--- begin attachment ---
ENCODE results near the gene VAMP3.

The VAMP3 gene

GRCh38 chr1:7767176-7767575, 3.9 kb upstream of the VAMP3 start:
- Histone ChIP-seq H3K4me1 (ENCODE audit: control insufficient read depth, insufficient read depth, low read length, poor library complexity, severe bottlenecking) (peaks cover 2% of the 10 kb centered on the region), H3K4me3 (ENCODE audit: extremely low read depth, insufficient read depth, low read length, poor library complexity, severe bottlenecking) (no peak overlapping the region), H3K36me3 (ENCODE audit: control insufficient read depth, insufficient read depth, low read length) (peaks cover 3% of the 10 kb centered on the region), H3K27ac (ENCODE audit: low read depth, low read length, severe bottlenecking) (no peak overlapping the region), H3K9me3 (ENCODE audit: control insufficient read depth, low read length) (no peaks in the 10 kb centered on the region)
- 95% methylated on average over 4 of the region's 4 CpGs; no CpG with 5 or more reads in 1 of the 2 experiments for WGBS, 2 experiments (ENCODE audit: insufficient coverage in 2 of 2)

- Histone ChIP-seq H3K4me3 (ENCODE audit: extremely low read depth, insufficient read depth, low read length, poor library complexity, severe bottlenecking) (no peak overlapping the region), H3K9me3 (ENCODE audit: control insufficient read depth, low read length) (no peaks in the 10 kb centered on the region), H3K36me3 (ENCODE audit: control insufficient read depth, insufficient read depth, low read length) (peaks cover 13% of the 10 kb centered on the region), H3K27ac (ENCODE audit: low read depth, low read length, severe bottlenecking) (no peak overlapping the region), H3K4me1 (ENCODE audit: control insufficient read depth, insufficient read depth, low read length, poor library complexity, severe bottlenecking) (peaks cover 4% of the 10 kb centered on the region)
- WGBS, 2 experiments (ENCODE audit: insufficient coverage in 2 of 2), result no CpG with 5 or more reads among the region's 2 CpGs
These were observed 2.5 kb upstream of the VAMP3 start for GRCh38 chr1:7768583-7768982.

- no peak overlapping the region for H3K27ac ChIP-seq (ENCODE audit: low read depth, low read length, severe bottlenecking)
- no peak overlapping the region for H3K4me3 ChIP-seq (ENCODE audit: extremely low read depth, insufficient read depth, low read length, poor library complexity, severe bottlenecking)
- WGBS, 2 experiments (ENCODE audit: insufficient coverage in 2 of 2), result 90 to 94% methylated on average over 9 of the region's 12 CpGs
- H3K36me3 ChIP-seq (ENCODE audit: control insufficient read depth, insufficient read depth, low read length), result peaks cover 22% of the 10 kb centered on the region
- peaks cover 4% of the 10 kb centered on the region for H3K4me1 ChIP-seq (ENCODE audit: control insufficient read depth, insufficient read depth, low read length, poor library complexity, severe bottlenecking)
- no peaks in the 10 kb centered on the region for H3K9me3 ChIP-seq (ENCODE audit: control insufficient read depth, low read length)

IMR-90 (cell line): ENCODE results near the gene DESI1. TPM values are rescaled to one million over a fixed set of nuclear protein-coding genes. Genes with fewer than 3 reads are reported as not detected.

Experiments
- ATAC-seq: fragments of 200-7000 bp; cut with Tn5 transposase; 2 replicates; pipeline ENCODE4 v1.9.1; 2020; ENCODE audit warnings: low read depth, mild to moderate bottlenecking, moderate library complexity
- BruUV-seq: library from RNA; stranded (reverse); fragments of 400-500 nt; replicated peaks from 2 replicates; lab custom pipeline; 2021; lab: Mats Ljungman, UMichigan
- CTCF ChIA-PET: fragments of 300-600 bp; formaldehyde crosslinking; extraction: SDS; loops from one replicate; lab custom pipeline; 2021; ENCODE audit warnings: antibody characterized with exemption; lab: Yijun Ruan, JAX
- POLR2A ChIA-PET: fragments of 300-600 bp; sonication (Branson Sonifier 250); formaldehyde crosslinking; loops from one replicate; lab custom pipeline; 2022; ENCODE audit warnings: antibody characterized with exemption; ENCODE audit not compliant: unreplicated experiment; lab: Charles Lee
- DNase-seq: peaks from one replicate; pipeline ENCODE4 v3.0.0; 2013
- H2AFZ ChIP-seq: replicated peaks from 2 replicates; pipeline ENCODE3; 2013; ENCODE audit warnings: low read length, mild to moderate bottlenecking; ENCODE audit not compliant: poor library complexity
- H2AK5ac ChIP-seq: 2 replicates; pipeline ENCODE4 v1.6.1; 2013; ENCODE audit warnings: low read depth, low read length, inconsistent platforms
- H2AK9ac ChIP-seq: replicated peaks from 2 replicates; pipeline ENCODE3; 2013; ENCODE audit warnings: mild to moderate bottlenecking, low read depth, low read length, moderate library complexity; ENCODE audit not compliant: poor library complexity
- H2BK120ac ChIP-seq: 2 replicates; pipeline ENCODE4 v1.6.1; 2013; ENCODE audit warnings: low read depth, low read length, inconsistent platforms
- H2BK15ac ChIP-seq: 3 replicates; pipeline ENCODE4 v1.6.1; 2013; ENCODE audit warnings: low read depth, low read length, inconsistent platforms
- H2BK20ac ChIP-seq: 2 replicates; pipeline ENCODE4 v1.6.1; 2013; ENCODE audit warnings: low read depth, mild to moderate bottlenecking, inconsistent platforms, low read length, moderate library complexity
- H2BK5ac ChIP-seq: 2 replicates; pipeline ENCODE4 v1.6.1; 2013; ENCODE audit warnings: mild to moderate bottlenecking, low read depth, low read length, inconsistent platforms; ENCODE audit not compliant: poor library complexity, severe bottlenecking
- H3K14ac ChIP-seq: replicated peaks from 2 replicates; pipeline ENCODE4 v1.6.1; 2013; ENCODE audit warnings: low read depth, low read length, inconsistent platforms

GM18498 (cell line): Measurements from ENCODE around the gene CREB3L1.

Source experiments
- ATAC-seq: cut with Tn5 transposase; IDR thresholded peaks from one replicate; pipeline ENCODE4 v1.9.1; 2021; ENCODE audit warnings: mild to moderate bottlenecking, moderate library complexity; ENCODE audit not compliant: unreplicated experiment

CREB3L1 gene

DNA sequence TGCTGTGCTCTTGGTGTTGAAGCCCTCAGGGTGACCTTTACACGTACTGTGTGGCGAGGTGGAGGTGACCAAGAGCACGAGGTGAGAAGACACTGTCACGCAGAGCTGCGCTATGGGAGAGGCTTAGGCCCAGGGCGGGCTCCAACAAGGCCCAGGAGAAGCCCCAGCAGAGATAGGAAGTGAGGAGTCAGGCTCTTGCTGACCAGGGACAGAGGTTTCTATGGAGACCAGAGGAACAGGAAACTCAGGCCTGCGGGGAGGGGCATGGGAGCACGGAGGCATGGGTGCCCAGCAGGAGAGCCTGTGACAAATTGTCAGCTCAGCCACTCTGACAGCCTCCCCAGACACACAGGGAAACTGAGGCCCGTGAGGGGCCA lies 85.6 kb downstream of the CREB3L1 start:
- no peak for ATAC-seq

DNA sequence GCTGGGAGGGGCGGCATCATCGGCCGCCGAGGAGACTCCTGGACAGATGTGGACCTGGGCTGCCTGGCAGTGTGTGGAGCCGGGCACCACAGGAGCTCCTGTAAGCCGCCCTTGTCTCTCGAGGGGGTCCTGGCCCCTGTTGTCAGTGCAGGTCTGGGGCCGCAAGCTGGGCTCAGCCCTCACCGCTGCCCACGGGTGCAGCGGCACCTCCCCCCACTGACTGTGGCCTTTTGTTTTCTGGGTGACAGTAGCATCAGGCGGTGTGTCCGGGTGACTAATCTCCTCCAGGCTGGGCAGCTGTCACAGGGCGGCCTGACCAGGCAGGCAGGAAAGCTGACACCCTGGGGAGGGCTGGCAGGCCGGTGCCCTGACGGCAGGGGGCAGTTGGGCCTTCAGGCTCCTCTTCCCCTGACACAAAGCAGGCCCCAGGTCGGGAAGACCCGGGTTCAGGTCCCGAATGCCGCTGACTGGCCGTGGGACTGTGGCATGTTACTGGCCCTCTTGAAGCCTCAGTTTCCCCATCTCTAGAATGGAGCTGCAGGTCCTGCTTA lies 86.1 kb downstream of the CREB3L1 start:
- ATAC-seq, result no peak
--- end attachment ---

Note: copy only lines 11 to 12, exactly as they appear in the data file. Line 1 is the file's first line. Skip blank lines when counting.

- WGBS, 2 experiments (ENCODE audit: insufficient coverage in 2 of 2), result 90 to 94% methylated on average over 9 of the region's 12 CpGs
- H3K36me3 ChIP-seq (ENCODE audit: control insufficient read depth, insufficient read depth, low read length), result peaks cover 22% of the 10 kb centered on the region